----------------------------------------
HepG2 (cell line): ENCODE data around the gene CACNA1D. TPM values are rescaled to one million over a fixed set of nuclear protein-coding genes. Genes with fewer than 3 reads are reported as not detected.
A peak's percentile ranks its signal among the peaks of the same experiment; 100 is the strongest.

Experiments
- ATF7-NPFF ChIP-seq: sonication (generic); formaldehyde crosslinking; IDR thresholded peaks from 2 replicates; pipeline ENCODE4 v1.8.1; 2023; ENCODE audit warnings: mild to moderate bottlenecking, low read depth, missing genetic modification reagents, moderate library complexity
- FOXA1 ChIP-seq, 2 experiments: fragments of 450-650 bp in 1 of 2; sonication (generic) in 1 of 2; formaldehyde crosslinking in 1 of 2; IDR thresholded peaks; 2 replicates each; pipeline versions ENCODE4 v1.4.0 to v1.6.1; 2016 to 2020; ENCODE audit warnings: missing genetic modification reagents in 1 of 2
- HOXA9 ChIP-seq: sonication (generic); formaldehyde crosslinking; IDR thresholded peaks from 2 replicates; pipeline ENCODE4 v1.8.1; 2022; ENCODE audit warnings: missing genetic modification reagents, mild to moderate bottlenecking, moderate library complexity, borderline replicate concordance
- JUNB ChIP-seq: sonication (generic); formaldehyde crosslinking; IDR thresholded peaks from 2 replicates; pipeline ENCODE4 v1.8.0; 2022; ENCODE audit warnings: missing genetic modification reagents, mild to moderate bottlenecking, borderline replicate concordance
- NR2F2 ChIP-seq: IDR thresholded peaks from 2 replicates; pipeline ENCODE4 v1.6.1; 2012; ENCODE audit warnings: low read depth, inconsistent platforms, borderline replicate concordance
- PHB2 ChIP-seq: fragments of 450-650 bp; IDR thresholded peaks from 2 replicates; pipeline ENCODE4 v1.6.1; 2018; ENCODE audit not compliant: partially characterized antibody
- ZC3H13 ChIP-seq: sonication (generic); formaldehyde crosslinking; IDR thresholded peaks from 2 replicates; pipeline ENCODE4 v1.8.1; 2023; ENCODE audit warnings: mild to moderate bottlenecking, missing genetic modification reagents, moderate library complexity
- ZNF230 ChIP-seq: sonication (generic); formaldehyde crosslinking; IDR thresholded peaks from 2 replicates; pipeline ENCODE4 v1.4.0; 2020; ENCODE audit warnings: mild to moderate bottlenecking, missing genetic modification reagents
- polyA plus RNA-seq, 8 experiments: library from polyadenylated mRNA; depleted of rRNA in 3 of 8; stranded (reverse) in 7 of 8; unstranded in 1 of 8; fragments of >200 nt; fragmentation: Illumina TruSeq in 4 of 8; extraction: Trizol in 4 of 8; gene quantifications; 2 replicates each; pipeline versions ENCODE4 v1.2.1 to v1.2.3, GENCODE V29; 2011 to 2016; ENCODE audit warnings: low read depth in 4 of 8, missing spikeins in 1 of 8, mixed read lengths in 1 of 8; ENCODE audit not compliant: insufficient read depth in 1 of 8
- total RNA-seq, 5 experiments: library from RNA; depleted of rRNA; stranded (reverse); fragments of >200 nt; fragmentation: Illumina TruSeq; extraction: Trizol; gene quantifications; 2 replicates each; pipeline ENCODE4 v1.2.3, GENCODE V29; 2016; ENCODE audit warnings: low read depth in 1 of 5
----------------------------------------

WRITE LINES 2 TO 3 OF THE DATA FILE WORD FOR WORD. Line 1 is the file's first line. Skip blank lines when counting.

A peak's percentile ranks its signal among the peaks of the same experiment; 100 is the strongest.

Experiments